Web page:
- Happens to Eddie on Family Matters. Carl, suspicious of Eddie's claim, simply gets angry at him for getting another ticket until he speaks to the cops who pulled him over. It turns out the one in charge is indeed a racist jerk.
- Done in That's So Raven, with the show's typical subtlety - Raven isn't hired as a sales clerk, while her friend Chelsea is, despite Raven performing much better in the preliminary tests (such as folding and categorizing clothes). Fair enough... but then she has a vision that the manager confessed to not liking black people. So, Raven wears a ridiculous disguise, with a hidden camera, to engineer the confession, which, after much pratfalling, she gets. The manager doesn't even try to justify it like the one on Smart Guy does - she just cheerily admits to being racist, almost without provocation, to a perfect stranger, in a public place, while working as a salesperson.
- Averted HARD with Martin. Martin is pulled over by a police officer and decides to fight the ticket. While in court he accuses the officer of being racist. The officer disagrees and as evidence asks his wife to stand up. Martin is left speechless when the elegant, black woman in the front row stands and introduces herself.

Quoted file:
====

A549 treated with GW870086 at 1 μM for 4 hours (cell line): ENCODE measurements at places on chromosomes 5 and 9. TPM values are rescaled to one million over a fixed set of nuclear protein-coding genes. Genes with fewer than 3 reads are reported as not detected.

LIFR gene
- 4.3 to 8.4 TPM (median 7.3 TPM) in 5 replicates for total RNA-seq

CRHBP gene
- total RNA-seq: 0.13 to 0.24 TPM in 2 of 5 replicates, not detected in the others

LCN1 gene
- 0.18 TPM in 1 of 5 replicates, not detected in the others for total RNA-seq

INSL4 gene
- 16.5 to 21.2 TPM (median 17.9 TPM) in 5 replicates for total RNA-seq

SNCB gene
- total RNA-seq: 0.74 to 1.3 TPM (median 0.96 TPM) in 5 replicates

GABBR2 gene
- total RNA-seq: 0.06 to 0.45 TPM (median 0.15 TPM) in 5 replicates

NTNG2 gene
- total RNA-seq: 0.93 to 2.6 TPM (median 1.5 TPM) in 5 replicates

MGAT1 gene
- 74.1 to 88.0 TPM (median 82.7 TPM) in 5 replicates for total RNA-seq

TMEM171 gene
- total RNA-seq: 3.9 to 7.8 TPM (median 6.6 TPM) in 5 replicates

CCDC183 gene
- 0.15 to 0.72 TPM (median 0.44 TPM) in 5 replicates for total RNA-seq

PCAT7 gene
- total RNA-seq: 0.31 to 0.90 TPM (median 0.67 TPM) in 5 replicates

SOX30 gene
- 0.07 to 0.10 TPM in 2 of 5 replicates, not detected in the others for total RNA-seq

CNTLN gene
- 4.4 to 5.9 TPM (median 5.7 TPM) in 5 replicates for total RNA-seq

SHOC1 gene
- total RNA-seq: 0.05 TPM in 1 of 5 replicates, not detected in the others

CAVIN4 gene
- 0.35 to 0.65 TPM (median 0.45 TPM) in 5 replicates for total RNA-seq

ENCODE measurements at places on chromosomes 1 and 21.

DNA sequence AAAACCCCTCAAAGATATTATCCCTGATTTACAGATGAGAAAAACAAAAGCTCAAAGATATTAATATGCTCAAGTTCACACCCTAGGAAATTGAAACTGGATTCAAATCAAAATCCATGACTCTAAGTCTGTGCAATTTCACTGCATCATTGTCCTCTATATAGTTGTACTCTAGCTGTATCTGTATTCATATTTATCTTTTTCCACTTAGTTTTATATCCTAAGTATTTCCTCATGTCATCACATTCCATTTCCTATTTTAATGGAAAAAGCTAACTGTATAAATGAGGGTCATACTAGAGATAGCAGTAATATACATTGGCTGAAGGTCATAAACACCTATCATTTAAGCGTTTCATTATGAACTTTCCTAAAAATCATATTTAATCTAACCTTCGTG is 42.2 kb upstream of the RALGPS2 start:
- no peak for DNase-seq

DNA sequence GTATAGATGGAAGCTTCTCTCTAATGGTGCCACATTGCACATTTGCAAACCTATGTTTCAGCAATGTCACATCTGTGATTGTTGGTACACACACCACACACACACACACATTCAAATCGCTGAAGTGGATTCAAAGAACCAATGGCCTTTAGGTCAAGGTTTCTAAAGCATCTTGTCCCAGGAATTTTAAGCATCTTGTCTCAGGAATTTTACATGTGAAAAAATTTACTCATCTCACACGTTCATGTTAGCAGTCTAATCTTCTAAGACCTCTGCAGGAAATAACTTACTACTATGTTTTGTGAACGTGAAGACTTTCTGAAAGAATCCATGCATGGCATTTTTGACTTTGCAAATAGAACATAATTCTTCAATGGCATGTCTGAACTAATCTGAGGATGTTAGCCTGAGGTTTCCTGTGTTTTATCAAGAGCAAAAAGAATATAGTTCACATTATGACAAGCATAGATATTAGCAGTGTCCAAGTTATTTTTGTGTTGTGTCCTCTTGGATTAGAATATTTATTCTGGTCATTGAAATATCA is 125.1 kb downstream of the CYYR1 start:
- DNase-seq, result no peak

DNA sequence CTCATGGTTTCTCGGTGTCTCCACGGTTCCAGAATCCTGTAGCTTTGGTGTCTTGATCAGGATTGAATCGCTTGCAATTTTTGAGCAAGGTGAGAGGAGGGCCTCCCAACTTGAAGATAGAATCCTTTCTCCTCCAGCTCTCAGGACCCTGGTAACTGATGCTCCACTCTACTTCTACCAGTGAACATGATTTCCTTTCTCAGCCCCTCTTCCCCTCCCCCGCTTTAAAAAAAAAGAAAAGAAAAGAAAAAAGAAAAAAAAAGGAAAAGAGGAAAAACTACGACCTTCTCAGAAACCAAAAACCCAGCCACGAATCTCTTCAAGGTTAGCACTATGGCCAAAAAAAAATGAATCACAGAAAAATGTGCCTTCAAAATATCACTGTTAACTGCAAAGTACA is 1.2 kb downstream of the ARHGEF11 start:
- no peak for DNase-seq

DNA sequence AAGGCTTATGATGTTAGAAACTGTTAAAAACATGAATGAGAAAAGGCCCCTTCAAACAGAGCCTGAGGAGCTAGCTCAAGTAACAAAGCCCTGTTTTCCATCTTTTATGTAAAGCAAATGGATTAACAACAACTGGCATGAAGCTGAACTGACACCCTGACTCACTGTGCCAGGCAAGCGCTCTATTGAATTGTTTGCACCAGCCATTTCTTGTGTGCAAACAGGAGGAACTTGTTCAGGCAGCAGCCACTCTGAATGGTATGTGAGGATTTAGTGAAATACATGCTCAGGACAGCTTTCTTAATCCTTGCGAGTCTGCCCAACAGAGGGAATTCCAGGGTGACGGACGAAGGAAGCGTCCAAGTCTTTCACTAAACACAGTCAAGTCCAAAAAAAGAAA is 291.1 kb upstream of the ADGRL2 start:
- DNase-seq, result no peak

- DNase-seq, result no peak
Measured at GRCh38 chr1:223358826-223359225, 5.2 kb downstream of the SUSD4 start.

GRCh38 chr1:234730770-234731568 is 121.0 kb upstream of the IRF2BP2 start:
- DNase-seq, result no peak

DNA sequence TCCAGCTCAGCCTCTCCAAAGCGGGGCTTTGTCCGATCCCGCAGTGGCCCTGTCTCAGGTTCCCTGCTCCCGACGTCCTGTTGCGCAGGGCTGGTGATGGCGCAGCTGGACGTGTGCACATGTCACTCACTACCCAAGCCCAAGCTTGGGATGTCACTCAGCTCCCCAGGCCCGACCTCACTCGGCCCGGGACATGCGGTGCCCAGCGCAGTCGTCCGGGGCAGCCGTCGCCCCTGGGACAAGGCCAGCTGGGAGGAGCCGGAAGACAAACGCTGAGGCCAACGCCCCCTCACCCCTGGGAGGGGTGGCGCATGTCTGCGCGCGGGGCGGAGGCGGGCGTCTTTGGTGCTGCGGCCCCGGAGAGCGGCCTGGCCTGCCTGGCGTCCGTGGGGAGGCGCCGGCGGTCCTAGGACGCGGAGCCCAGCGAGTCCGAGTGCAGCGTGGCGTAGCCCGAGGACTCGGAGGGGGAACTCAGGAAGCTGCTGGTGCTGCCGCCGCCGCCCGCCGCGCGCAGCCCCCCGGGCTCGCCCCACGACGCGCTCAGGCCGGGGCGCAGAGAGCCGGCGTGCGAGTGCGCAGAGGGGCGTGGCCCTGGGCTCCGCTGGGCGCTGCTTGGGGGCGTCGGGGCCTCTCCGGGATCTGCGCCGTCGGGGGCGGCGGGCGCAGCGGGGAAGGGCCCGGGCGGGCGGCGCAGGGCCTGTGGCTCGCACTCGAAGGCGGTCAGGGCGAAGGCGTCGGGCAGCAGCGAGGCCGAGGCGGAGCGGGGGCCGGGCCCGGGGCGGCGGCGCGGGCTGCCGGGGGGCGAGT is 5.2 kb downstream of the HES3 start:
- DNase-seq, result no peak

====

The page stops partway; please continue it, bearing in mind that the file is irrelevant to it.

- Shadowrun establishes that in certain parts of Seattle, "driving while meta" is enough to get you pulled over.
- Mass Effect: An unfortunate young Quarian on her pilgrimage is being harassed by a volus and a C-Sec officer aboard the Citadel. The volus is in a rage about the supposed theft of his money, which had to have been the quarian because she had bumped into her earlier. The C-Sec officer speaks only to the volus about the matter and says at least once in conversation, in regards to the quarian, "You know what they're like." Even after she is found innocent, the officer threatens her with arrest if she does not get some permanent housing soon, allowing the player to deliver a pissed off rant from Shepard towards both the volus and the C-Sec officer on the slighted quarian's behalf.
- Funny Or Die brings us The White Women's Workout, which consists of hiring a black guy to sneak up on you and chase you around.